Q&As

When calculating inheritance tax (IHT) due on a failed potentially exempt transfer (PET), does the amount of the capital gains tax liability arising on the lifetime transfer reduce the value of the failed PET for IHT purposes on the transferor’s death?

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Published on LexisPSL on 02/05/2018

The following Private Client Q&A provides comprehensive and up to date legal information covering:

  • When calculating inheritance tax (IHT) due on a failed potentially exempt transfer (PET), does the amount of the capital gains tax liability arising on the lifetime transfer reduce the value of the failed PET for IHT purposes on the transferor’s death?
  • How is a failed PET valued after death?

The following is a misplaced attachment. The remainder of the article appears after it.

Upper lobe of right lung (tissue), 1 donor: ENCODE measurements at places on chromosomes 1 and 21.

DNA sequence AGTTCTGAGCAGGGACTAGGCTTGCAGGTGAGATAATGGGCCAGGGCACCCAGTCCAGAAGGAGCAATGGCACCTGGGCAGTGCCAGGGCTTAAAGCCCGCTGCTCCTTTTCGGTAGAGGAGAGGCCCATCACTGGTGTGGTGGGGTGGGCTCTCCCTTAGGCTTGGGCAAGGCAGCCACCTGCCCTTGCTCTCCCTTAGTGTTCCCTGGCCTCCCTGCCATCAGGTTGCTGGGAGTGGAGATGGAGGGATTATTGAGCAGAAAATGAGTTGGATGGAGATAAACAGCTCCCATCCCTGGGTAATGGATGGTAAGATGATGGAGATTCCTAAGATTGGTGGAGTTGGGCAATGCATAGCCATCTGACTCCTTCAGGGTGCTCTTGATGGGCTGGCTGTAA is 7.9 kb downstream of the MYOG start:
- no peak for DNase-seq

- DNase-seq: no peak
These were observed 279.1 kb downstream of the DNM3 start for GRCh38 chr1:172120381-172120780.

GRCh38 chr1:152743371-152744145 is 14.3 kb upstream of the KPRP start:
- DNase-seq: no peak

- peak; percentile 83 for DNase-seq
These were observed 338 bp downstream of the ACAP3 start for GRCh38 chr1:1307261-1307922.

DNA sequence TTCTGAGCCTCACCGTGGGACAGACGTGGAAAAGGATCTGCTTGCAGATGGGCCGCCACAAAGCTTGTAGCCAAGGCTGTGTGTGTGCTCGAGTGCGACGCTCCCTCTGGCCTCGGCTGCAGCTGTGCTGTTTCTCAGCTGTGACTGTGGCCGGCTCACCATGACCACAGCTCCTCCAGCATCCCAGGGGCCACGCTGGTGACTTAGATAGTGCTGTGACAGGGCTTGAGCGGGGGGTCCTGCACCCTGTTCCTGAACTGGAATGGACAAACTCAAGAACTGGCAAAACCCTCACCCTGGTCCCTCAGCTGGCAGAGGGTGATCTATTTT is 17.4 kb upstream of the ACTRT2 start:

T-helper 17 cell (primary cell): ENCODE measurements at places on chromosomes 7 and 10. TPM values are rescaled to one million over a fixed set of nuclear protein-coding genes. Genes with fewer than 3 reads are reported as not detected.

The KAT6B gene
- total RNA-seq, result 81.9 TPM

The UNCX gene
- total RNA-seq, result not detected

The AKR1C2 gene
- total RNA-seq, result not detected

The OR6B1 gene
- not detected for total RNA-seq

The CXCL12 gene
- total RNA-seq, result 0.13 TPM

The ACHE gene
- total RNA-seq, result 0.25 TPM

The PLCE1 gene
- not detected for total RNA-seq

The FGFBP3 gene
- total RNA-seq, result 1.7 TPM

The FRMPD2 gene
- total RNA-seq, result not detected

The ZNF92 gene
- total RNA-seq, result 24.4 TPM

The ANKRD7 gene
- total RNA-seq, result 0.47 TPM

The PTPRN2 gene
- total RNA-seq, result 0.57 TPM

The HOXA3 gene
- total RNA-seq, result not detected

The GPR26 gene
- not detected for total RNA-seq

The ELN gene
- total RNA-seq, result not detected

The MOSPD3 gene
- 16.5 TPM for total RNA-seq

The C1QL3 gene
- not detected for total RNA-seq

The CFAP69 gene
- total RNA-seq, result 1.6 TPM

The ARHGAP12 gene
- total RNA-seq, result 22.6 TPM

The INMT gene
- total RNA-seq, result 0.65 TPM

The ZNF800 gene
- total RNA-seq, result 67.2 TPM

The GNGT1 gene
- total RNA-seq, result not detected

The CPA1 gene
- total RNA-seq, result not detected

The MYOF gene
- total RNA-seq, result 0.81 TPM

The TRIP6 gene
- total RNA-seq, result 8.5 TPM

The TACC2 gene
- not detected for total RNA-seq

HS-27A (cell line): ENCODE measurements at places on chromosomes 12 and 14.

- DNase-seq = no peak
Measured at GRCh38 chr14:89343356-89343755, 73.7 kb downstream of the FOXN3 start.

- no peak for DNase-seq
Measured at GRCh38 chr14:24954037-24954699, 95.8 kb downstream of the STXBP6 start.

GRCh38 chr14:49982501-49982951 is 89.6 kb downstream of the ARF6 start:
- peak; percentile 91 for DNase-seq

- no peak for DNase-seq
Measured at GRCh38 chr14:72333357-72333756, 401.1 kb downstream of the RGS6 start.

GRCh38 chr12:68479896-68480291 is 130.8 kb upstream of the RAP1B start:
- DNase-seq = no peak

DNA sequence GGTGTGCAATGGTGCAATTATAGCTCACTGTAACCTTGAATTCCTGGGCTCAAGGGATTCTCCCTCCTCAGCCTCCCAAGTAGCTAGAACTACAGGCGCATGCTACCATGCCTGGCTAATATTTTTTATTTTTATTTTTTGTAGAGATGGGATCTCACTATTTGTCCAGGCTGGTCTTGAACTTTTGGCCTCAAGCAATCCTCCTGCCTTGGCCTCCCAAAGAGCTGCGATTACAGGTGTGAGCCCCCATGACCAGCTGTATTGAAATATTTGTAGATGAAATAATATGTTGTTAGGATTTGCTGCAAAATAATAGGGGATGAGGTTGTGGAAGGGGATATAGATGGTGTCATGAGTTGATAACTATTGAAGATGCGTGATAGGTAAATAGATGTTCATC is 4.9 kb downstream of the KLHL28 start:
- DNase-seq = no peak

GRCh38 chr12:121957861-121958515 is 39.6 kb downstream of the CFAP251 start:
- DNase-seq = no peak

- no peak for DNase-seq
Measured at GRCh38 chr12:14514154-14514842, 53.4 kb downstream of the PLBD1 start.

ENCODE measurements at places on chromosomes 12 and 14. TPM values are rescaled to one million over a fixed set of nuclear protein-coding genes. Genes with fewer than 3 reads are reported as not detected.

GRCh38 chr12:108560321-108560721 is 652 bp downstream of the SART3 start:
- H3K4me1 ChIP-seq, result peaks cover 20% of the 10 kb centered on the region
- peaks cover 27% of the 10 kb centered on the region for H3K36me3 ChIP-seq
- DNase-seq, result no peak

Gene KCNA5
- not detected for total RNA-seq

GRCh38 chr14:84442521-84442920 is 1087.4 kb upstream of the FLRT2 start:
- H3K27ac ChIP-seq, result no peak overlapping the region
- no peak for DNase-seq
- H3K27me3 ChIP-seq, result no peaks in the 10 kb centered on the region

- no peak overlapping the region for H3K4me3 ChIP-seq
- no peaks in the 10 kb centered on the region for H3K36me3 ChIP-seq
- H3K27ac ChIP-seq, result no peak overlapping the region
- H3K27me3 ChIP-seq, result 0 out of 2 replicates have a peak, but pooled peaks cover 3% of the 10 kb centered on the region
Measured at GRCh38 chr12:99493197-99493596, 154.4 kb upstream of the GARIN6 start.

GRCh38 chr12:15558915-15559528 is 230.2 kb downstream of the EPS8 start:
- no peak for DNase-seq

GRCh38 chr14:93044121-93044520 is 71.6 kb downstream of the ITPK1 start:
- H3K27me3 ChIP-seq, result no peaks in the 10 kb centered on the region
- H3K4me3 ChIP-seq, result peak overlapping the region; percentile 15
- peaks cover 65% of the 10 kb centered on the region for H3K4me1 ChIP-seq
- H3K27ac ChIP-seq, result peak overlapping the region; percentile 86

• How is CGT calculated on a lifetime gift?

When calculating inheritance tax (IHT) due on a failed potentially exempt transfer (PET), does the amount of the capital gains tax liability arising on the lifetime transfer reduce the value of the failed PET for IHT purposes on the transferor’s death?

How is a failed PET valued after death?

A gift by an individual to another individual (or to certain classes of 'favoured settlements'), is a potentially exempt transfer (PET). A PET made seven years or more before the death of the transferor is exempt under section 3A of the Inheritance Tax Act 1984.

If, however, the transferor dies within seven years of the gift, then inheritance tax (IHT) becomes payable and the applicable rate of IHT (currently 40%) is reduced according to the length of time which has elapsed between the making of the gift and the death of the deceased. This ‘sliding scale’ is set out in the table below:

Transfers madeCharged at percentage of applicable rate
Less than three years before death100%
Between three and four years before death80%
Between four and five years before death60%
Between five and six years before

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